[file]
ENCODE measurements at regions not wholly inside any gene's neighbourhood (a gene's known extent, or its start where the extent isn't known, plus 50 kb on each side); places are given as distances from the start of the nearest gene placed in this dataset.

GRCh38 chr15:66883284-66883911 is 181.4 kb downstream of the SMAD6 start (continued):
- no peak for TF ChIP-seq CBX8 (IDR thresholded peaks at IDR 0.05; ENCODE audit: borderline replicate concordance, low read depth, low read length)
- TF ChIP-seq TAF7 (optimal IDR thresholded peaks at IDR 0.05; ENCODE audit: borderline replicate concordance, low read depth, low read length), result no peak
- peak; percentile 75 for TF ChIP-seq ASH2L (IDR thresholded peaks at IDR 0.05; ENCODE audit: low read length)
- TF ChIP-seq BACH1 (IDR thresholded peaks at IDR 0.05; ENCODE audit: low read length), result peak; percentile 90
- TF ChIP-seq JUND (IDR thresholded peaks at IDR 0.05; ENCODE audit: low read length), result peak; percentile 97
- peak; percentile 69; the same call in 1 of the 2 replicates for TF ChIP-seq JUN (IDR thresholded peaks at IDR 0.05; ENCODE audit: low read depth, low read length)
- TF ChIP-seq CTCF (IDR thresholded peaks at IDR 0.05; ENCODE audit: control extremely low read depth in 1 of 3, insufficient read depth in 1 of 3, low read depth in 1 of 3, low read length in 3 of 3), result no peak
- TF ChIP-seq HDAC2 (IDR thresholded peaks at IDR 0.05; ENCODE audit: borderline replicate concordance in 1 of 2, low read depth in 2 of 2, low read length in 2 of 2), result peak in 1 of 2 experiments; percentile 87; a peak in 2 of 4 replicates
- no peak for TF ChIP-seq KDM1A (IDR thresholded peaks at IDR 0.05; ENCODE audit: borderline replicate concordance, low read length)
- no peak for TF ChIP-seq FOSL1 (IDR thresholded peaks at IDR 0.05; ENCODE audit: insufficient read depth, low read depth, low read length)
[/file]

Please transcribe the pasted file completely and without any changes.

ENCODE measurements at regions not wholly inside any gene's neighbourhood (a gene's known extent, or its start where the extent isn't known, plus 50 kb on each side); places are given as distances from the start of the nearest gene placed in this dataset.

GRCh38 chr15:66883284-66883911 is 181.4 kb downstream of the SMAD6 start (continued):
- no peak for TF ChIP-seq CBX8 (IDR thresholded peaks at IDR 0.05; ENCODE audit: borderline replicate concordance, low read depth, low read length)
- TF ChIP-seq TAF7 (optimal IDR thresholded peaks at IDR 0.05; ENCODE audit: borderline replicate concordance, low read depth, low read length), result no peak
- peak; percentile 75 for TF ChIP-seq ASH2L (IDR thresholded peaks at IDR 0.05; ENCODE audit: low read length)
- TF ChIP-seq BACH1 (IDR thresholded peaks at IDR 0.05; ENCODE audit: low read length), result peak; percentile 90
- TF ChIP-seq JUND (IDR thresholded peaks at IDR 0.05; ENCODE audit: low read length), result peak; percentile 97
- peak; percentile 69; the same call in 1 of the 2 replicates for TF ChIP-seq JUN (IDR thresholded peaks at IDR 0.05; ENCODE audit: low read depth, low read length)
- TF ChIP-seq CTCF (IDR thresholded peaks at IDR 0.05; ENCODE audit: control extremely low read depth in 1 of 3, insufficient read depth in 1 of 3, low read depth in 1 of 3, low read length in 3 of 3), result no peak
- TF ChIP-seq HDAC2 (IDR thresholded peaks at IDR 0.05; ENCODE audit: borderline replicate concordance in 1 of 2, low read depth in 2 of 2, low read length in 2 of 2), result peak in 1 of 2 experiments; percentile 87; a peak in 2 of 4 replicates
- no peak for TF ChIP-seq KDM1A (IDR thresholded peaks at IDR 0.05; ENCODE audit: borderline replicate concordance, low read length)
- no peak for TF ChIP-seq FOSL1 (IDR thresholded peaks at IDR 0.05; ENCODE audit: insufficient read depth, low read depth, low read length)